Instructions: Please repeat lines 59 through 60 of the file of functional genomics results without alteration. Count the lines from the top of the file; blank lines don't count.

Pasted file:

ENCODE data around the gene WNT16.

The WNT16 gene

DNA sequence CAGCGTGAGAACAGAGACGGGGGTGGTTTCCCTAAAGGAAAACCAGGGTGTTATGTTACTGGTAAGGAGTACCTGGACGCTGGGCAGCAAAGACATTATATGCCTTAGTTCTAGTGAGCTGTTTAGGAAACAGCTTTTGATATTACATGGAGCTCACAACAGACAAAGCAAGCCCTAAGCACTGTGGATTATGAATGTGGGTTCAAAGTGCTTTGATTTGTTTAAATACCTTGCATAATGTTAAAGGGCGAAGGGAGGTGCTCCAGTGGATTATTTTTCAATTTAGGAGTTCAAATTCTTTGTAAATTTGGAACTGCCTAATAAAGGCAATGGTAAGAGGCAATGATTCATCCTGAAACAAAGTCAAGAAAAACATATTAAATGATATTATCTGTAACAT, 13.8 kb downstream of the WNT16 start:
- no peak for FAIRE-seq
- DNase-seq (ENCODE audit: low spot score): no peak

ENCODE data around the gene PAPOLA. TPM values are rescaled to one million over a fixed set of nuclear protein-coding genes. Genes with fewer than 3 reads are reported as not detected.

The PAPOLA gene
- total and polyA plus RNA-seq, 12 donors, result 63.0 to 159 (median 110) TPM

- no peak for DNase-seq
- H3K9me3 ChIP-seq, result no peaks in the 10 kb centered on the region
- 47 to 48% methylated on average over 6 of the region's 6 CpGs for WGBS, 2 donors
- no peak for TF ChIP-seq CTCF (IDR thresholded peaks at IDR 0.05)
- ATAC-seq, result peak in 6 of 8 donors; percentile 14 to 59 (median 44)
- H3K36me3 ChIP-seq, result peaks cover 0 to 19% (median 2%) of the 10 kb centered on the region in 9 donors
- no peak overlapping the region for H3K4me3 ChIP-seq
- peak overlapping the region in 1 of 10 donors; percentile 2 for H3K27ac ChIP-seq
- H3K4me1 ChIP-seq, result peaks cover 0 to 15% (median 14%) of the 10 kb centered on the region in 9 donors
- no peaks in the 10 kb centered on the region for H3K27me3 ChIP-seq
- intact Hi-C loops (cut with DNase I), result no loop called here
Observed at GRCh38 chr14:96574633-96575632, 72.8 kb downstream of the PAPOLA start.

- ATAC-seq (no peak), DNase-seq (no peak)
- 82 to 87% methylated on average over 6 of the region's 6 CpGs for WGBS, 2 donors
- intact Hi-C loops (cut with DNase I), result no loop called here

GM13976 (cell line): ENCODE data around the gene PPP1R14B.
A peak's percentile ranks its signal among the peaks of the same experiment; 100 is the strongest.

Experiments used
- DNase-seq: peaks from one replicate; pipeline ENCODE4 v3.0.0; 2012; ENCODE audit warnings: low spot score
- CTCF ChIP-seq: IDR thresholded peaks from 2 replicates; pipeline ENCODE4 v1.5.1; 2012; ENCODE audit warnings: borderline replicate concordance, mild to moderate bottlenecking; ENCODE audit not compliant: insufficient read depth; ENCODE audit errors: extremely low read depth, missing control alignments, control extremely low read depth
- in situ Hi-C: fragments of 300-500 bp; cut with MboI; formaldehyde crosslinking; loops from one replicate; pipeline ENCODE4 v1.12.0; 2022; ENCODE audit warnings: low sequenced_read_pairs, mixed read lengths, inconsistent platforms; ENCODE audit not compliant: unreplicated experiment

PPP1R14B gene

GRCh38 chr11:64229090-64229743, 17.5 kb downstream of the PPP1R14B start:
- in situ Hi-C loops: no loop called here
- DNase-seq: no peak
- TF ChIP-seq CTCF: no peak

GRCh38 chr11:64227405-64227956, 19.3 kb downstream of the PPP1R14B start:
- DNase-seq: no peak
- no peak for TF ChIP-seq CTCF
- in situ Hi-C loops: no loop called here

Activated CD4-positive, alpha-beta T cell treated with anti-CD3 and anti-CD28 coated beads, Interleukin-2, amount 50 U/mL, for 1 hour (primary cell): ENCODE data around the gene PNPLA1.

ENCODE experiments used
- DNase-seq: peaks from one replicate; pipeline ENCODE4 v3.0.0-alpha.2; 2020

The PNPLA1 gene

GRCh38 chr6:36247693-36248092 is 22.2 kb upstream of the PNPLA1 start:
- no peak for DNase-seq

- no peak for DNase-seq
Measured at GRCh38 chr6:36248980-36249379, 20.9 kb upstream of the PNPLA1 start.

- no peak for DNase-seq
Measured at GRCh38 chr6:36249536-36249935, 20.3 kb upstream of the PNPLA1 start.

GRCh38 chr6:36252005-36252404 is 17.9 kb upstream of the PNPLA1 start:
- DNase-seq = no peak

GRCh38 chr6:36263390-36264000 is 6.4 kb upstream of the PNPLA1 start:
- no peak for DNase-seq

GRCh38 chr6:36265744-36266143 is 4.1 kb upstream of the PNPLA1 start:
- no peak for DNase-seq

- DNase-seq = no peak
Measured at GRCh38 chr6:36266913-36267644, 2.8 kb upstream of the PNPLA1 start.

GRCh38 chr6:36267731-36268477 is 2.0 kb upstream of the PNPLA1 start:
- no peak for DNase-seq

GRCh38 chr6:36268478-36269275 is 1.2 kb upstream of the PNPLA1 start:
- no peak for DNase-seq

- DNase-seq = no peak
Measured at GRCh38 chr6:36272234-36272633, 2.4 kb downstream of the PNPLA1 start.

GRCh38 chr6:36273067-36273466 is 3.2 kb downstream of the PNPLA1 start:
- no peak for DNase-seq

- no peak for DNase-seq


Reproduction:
GRCh38 chr6:36268478-36269275 is 1.2 kb upstream of the PNPLA1 start:
- no peak for DNase-seq